Hernan Bas

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Hernan Bas
Hernan Bas

EducationNew World School of the Arts, Cooper Union
Known forPainting, photography
Notable work"It's Super Natural," "Slimfast"

Hernan Bas (born 1978 in Miami, Florida, United States) is an artist based in Miami, Florida. He graduated in 1996 from the New World School of the Arts in Miami.[1]

Bas is known for his depictions of waifs and dandies, who are somewhat based on his own experiences, as well as his work with the material SlimFast and the paranormal.[2][3] Overtime, Bas says, these characters have grown in his paintings and taken on different roles.[2] Bas is gay and queerness often influences his work in the form of waifs and other young men, typically recurrent characters in his work.[4]

Bas owns a building in Detroit that was renovated by Nicola Kuperus and Adam Lee Miller, the couple behind Detroit electronic music act Adult. The building is on a block called Service Street noted for the number of diverse and accomplished artists that work there, including techno music pioneer Derrick May.[5]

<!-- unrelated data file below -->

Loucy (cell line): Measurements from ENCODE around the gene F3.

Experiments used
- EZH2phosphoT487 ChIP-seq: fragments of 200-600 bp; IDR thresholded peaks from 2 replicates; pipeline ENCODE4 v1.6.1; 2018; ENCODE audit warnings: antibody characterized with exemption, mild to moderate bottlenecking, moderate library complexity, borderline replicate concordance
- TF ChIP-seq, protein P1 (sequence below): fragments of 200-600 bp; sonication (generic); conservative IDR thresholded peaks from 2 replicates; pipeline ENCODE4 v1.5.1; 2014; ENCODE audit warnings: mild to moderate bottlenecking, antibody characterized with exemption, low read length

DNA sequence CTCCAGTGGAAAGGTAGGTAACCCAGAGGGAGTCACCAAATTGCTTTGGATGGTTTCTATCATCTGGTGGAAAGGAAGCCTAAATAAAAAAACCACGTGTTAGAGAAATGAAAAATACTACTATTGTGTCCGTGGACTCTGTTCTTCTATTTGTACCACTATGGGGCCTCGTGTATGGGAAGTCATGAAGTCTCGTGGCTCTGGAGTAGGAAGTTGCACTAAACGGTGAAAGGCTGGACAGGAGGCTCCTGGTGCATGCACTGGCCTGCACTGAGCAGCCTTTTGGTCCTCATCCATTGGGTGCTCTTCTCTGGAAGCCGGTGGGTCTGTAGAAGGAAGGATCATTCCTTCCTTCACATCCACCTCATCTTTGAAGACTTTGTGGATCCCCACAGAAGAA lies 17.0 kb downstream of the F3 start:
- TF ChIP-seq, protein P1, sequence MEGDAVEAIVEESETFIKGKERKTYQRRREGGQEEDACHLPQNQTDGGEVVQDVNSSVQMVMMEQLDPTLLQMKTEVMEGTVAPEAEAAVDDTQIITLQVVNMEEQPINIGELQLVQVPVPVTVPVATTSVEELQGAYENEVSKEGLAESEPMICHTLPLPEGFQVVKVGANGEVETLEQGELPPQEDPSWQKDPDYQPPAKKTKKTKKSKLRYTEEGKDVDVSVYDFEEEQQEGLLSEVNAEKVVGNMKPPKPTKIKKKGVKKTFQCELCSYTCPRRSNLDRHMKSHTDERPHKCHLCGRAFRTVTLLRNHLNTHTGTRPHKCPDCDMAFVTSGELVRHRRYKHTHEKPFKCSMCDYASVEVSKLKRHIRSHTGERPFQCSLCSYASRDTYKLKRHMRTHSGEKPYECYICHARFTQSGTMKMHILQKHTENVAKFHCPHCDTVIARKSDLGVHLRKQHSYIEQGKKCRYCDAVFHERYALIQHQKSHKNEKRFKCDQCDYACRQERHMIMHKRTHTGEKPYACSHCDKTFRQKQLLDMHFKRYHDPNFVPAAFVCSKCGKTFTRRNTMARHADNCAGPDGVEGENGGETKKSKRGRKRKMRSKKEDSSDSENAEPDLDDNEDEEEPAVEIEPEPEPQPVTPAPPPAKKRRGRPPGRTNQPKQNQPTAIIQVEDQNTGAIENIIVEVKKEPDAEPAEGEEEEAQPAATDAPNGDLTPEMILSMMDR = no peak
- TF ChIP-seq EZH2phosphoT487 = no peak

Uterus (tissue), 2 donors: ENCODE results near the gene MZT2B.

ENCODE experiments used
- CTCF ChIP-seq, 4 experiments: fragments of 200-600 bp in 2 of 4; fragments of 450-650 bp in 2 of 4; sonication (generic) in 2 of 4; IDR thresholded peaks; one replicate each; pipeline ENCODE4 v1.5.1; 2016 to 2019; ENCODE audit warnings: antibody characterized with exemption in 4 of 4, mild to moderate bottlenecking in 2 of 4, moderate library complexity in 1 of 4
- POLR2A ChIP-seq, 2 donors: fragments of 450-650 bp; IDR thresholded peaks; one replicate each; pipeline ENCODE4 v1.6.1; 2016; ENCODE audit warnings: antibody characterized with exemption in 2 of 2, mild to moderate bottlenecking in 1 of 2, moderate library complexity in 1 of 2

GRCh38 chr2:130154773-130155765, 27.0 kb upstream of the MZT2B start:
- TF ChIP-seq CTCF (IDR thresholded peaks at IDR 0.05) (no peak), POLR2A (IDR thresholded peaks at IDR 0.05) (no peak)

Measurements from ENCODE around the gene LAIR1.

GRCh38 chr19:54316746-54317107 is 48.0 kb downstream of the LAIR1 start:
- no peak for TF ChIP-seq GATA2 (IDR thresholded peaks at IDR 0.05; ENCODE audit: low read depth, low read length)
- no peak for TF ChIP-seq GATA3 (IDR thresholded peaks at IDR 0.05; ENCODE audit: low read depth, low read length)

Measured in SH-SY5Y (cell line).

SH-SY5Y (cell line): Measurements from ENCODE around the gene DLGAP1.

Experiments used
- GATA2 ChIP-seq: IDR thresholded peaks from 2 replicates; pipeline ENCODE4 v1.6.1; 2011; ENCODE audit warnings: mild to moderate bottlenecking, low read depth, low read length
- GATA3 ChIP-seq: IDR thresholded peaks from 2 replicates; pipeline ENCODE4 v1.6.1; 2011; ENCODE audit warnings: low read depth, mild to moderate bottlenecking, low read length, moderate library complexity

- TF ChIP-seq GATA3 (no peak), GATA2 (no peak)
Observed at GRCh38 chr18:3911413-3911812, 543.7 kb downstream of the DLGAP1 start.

Early life[edit]

Bas was born in 1978, in Miami, Florida and moved upstate to a small town as a young boy.[6][7] Bas has described growing up in the town as "kind of like living in the 'X-Files," and has credited it with his interest in the paranormal.[6] He says he had a "spooky childhood" full of "U.F.O. and Bigfoot sightings mixed with ghosts in the woods and a bunch of other bizarre occurrences."[6]

Bas began painting at around three or four years old.[6] He attended the art magnet program in the Miami public school system. Bas said that through the program he effectively began attending art school in seventh grade and by the time he graduated from New World in 1996, he was doing four hours of art every day.[3] Because of his early art education, Bas did not feel that he needed any more formal training and left the Cooper Union after one semester.[3]